During Columbus’ second voyage in 1493, a third of present-day Haiti’s population died. Historical revisionists blame Columbus for the deaths, without providing any context.
What does the historical record say?
According to Peter Martyr, “When the natives saw the Spaniards wanted to settle on their island, they tried to expel them by creating a scarcity of food. They therefore decided not only to plant no more crops, but also to destroy and tear up all the various kinds of cereals used for bread which had already been sown.”
In “De Orbe Novo, The First Decade” Book IV, Martyr wrote that “this calamity was the consequence of their own folly.”
When Columbus returned to the island from his exploration of other sites in the Caribbean, he found it in revolt. Although Queen Isabella had ordered the Spaniards to treat the natives “very well and lovingly,” the Santa Maria’s crew had taken advantage of Columbus’ absence to steal from the natives. Caonabo and other island caciques (kings) had exacted revenge against the crewmen by killing them.
When Francisco de Bobadilla replaced Columbus as governor, he permitted the Spaniards to do as they wished with the natives, without consequence. “The Spaniards loved (Bobadilla) because they knew how much freer they were,” Martyr wrote.
A popular YouTube video features actor Viggo Mortensen reading selected passages from “A Short History of the Destruction” of the Indies, documenting the mistreatment of the indigenous people, but neglects to mention that the events the author, Bartolome de las Casas, wrote of occurred five years after Columbus’ term as governor had ended.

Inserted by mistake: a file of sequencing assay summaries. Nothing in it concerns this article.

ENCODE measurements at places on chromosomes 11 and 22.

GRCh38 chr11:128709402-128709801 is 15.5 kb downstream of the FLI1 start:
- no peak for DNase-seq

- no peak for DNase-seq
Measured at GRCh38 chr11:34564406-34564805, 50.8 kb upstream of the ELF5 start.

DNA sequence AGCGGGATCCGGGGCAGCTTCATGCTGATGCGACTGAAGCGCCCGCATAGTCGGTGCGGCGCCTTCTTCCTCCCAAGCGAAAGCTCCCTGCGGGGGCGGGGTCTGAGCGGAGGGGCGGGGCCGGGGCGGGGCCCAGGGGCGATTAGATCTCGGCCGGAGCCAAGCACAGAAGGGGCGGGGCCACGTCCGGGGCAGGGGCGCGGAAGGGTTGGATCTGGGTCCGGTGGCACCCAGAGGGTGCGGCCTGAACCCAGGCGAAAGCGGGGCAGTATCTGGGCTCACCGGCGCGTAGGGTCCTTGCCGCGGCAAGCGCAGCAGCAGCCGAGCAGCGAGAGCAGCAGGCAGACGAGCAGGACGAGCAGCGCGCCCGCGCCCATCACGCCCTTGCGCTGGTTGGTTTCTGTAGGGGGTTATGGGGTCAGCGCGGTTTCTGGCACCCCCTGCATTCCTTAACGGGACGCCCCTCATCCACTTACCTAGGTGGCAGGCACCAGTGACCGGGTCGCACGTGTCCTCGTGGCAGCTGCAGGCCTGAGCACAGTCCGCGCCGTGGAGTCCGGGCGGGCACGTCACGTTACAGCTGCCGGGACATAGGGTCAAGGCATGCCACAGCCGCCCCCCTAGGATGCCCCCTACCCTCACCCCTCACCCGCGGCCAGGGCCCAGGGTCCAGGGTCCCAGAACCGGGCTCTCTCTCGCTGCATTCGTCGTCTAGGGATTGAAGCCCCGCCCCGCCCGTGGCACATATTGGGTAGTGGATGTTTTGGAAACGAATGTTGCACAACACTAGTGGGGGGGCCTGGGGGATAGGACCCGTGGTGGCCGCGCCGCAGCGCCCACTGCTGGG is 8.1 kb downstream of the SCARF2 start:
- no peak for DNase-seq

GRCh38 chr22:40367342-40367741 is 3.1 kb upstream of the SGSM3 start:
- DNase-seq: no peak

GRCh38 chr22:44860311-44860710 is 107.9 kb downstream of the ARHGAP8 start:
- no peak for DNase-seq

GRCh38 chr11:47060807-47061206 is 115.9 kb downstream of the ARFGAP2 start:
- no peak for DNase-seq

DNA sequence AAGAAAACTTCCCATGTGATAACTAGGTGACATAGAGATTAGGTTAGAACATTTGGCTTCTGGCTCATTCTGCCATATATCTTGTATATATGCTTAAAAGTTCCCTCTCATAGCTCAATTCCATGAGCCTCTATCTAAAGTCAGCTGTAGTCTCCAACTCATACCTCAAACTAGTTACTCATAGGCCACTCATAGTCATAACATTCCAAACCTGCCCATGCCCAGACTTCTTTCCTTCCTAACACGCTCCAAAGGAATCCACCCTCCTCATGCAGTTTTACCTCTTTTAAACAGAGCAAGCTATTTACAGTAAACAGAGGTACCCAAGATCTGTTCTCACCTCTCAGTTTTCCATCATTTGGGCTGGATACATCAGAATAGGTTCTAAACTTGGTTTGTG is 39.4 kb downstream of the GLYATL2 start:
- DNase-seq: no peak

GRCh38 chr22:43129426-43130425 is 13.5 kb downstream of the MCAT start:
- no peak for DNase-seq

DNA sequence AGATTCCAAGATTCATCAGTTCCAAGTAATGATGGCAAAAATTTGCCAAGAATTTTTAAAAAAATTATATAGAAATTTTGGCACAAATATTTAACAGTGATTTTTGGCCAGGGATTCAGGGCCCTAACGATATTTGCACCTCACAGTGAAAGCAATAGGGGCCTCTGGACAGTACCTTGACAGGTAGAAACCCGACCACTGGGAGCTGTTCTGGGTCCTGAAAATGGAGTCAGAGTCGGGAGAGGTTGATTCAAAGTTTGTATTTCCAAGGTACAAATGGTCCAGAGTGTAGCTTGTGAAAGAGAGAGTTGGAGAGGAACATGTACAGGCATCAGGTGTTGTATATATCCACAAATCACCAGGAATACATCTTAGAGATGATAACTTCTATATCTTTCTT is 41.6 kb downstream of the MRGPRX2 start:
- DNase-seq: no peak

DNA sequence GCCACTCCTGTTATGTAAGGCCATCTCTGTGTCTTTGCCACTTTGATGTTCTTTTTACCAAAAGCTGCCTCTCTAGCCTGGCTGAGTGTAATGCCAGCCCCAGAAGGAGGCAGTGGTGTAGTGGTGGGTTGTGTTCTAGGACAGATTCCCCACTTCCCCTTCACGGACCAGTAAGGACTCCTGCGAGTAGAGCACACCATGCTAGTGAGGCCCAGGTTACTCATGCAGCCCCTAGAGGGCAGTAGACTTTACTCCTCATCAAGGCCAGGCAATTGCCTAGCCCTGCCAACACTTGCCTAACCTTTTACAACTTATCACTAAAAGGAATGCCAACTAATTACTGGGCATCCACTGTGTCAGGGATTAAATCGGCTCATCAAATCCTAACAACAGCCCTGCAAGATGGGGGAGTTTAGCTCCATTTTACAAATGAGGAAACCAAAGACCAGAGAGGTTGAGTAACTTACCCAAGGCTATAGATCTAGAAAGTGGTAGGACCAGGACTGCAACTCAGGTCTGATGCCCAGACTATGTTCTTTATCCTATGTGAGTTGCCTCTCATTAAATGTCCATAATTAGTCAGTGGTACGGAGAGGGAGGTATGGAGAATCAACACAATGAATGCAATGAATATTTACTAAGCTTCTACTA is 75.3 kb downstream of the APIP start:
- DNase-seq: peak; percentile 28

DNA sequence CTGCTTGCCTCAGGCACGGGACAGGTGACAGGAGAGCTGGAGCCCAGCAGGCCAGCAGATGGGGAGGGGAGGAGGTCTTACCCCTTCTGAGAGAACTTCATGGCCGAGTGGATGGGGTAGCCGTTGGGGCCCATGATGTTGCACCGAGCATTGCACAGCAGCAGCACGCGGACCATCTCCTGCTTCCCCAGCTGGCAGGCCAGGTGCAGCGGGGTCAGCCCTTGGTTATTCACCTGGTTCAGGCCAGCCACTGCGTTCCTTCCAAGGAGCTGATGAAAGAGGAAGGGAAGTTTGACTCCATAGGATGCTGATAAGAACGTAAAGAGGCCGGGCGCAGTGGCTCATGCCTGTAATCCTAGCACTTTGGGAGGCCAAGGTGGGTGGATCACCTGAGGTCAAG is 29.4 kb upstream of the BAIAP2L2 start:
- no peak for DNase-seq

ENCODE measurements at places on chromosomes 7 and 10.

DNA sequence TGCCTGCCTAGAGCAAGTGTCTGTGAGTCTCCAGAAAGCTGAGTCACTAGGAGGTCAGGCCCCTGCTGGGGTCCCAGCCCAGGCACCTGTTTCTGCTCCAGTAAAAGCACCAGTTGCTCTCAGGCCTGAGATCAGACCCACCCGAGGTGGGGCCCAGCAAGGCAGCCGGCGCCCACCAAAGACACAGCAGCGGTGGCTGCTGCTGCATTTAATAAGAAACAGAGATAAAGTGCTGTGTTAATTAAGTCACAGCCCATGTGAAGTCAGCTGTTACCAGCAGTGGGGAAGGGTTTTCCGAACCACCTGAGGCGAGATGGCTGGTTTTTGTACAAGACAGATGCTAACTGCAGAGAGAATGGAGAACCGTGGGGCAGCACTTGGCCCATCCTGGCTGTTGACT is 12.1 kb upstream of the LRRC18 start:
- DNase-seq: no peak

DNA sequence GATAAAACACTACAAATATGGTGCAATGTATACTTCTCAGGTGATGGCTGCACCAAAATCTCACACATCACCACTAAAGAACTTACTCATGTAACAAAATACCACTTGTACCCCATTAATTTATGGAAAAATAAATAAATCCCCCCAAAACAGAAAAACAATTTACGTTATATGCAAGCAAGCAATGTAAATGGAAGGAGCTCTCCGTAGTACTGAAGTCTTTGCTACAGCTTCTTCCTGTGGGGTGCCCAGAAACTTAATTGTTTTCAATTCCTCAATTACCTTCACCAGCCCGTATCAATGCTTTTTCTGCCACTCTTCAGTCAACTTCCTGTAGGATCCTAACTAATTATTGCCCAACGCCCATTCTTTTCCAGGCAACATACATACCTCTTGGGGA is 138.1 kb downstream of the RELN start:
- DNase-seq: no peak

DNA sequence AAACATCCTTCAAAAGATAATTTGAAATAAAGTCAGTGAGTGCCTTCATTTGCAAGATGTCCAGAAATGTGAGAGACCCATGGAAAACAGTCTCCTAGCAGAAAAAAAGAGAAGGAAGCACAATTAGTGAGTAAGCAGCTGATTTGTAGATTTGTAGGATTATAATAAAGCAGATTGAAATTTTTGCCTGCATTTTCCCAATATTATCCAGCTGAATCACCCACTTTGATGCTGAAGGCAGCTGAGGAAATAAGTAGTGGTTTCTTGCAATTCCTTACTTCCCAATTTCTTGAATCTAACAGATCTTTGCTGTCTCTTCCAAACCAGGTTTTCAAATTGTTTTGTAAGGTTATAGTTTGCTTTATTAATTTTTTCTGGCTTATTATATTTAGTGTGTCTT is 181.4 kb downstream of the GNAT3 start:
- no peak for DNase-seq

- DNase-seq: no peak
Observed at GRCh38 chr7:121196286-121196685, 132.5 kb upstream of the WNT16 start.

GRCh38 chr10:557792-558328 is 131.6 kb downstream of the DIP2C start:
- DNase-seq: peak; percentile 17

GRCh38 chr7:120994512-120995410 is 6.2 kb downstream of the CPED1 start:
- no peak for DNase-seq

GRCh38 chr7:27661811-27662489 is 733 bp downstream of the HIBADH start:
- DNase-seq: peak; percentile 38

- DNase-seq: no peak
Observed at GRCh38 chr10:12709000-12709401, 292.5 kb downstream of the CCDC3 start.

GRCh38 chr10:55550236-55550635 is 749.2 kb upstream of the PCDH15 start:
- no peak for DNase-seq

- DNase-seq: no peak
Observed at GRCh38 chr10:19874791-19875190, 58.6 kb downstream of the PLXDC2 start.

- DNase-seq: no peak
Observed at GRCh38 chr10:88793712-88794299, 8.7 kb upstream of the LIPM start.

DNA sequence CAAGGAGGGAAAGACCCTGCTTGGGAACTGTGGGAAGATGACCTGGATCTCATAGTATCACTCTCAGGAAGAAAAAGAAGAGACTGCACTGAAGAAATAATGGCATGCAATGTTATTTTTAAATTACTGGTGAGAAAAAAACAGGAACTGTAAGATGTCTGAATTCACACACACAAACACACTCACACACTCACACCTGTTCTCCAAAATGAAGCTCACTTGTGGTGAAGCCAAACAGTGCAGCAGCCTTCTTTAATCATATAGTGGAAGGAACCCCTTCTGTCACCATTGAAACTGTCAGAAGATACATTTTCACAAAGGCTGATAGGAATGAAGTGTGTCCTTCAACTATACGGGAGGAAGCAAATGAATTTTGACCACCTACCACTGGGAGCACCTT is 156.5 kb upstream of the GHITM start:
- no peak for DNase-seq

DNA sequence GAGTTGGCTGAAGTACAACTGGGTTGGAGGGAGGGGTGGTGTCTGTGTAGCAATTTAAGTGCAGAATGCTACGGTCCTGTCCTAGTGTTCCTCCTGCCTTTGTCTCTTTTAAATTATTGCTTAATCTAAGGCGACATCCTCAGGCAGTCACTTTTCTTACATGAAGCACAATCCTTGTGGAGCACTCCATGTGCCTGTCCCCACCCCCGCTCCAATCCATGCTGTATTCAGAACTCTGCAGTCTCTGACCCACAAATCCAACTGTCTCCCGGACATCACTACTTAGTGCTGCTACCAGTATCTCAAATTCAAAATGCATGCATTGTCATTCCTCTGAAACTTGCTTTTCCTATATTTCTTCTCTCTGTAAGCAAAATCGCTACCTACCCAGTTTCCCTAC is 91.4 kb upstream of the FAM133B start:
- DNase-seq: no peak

In “Voyages and Discoveries of the Companions of Columbus,” biographer Washington Irving wrote that Columbus “inflicted no wanton massacres, nor vindictive punishments.”
It was during Nicolas de Ovando’s term as governor from 1502 to 1509 that millions of Tainos died as a result of slavery, disease and mass suicide.
De las Casas described the scene: “As for the newly born, they died early because their mothers, overworked and famished, had no milk to nurse them, and for this reason, while I was in Cuba, 7,000 children died in three months. Some mothers even drowned their babies from sheer desperation … husbands died in the mines, wives died at work, and children died from lack of milk.”
Again it should be noted, these events occurred years after Columbus had been deposed as governor.
One blog states that “Christopher Columbus was still not getting the gold he wanted. He created a system where the indigenous people who gave the soldiers gold, received a token to wear around their neck. This token gave the slaves certain privileges. The slaves that could not or would not give gold to the soldiers were punished. Instead of wearing a token, their hands would be cut off and strung around their own necks.”
Where would someone get an idea like that? From revisionists like Howard Zinn, of course. According to de las Casas, the punishment was a moderate one. Columbus never asked more of the natives than they could comfortably spare — 25 pounds of cotton or a hawk’s bell of gold dust, if they lived near the mines.
For those who prefer to see history through a prism of grievance and victimization, James W. Loewen’s “Lies My Teacher Told Me About Christopher Columbus” — all 49 pages of it — can be purchased on Amazon for $17.26.
But, it was Columbus who was greedy, right?